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View Full Version : You can buy OS-less computers for reasonable prices at this website!



Pogeymanz
June 2nd, 2009, 05:36 AM
http://www.pcsforeveryone.com/

I've only configured a few computers on there, but for every one, you can actually remove Microsoft Windows! (Saving about $90 US)

I'm probably going to buy a laptop from them... As soon as I collect the funds. That just made my night.

Giant Speck
June 2nd, 2009, 05:45 AM
The whole... site... is nothing but... customizable computers...

I think I have found heaven.

EDIT: Nevermind. Those prices are outrageous! :(

Pogeymanz
June 2nd, 2009, 05:46 AM
The whole... site... is nothing but... customizable computers...

I think I have found heaven.

I know, right?! And you can REALLY customize the desktops. It's like building your own without the work.

kerry_s
June 2nd, 2009, 05:52 AM
way to expensive, i could walk into bestbuy, get a complete set, wipe windows and be good to go for 3 times less.

CharmyBee
June 2nd, 2009, 06:05 AM
way to expensive,
indeed. Starting with that Sempron system, and customizing its video gives it an insanely bloated price over $900 for what you could build with only $200.

Pogeymanz
June 2nd, 2009, 06:14 AM
Wow. That's interesting.

I just built a desktop at Dell.com that was exactly the same specs as one on this site and the prices were:

pcsforeveryone.com: $665
dell.com: $574

The specs were
Intel® Core™ 2 Duo processor E8400 (6MB L2, 3GHz, 1333FSB)
320GB HD @ 7200RPM
2x2GB RAM @ 800Mhz
ATI Radeon HD 4350 512MB

But the pcsforeveryone.com system had a slightly better DVD/CD drive.

I'll see what else I can compare...

Pogeymanz
June 2nd, 2009, 06:29 AM
*double post. Sorry*

I just compared laptops from dell.com and this site and they are extremely comparable, at least at my first try. Dell had more choice on graphics and screens, while pcsforeveryone.com had more choice on processors, HD's, and memory.

The laptops I built, which I attempted to keep as similar as possible came out like this:
http://www.pcsforeveryone.com: $814
dell.com: $874

The main stuff was all the same: processor, ram, HD, graphics chip, wifi, bluetooth.
The dell was a 15.6" screen while the other was 15.4"

Specs:
Intel® Core™ 2 Duo P8600
4GB RAM @ 800Mhz
250GB HD
Intel GMA 4500
Intel Wifi Link 5100

I'm sorry that this site isn't fitting your needs, but I'm not even trying to make this site beat Dell; I'm seriously just looking at stuff I would buy.

Wow. I wasted a lot of my night. I need to go to bed...

Giant Speck
June 2nd, 2009, 06:44 AM
I'm going to see if this beats an HP computer I'm thinking of buying.

I'll report the results in a few minutes.

drawkcab
June 2nd, 2009, 07:03 AM
I've bought my last two notebooks from powernotebooks.com

They will build you an affordable laptop from an MSI or Compal barebones kit and you don't have to install windows. Best deals are on their rebranded power pros because you get a free three-year warranty.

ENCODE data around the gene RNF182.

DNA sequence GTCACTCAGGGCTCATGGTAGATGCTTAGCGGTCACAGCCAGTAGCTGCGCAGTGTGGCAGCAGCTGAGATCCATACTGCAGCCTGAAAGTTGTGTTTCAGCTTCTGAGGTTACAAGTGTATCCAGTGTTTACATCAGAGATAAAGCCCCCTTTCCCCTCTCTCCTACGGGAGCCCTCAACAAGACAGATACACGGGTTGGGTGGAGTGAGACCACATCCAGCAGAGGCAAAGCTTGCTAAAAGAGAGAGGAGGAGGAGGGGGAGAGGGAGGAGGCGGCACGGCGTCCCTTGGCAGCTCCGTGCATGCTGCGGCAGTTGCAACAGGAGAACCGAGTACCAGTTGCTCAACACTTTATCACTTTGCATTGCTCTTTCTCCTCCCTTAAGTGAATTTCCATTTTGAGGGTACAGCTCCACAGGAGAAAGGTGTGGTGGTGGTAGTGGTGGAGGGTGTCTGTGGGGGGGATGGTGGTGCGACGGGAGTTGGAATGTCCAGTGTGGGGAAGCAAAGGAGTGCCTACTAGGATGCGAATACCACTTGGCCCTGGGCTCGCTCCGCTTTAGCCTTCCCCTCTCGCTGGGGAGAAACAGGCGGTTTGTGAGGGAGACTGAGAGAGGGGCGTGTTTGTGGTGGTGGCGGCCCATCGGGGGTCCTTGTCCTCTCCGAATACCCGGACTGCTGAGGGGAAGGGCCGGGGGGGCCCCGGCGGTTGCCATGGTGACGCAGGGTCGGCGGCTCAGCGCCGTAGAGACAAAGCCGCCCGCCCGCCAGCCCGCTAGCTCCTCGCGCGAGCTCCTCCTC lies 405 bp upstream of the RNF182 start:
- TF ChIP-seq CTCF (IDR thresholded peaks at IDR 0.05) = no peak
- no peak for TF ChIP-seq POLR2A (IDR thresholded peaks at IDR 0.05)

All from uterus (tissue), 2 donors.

Giant Speck
June 2nd, 2009, 07:16 AM
It seems like a good deal until you get to the two things that matter: a monitor and the operating system.

If you want the system to not have an operating system, then the computers shown on PCs for Everyone are a good deal. However, if you do happen to want Windows installed, it's much more expensive.

Also, the website claims that they will "install the OS that you want in just the way you want it" and yet they do not offer any non-Windows options on the configuration page.

Here is the computer I compared it to, with the equivalent (or near-equivalent) hardware sold by PCs for Everyone:

HP Pavilion a6710t // PCs for Everyone Intel 1000

Operating system:

HP: Windows Vista Home Premium with Service Pack 1
PC: no operating system
Processor:

HP: Intel Pentium Dual-Core E5300 (2.60GHz)
PC: Intel Pentium Dual-Core E5200 (2.50GHz)
Memory:

HP: 3GB DDR2-600MHz (1x2048, 1x1024)
PC: 3GB DDR2-800MHz (1x2048, 1x1024)
Hard Drive:

HP: 500GB 7200 rpm SATA
PC: 500GB 7200 rpm SATA
Graphics Card:

HP: NVIDIA GeForce 9300 256MB
PC: NVIDIA GeForce 8400GS 512MB
Optical Drive:

HP: 16x DVD+/-RW LightScribe SuperMulti
PC: 22x DVD+/-RW Dual Layer LightScribeMonitor:

HP: 18.5" 16:9 HD Ready Widescreen
PC: 19" LCD - 1440 x 900 WXGA+ Price:

HP: $649.98
PC: $636.00

Pogeymanz
June 2nd, 2009, 07:21 AM
Well, I can see that you put more effort into your posts than I do, at least.

See, my basic assumption is that we don't WANT Windows, which is why and how I found this site in the first place. So to me, the PC site seems to be a better deal than the HP site. In fact, I am willing to pay MORE to not have Windows because I don't want Microsoft to think that they got a sale off of me, which I realize is a silly preference of mine, but it is what it is.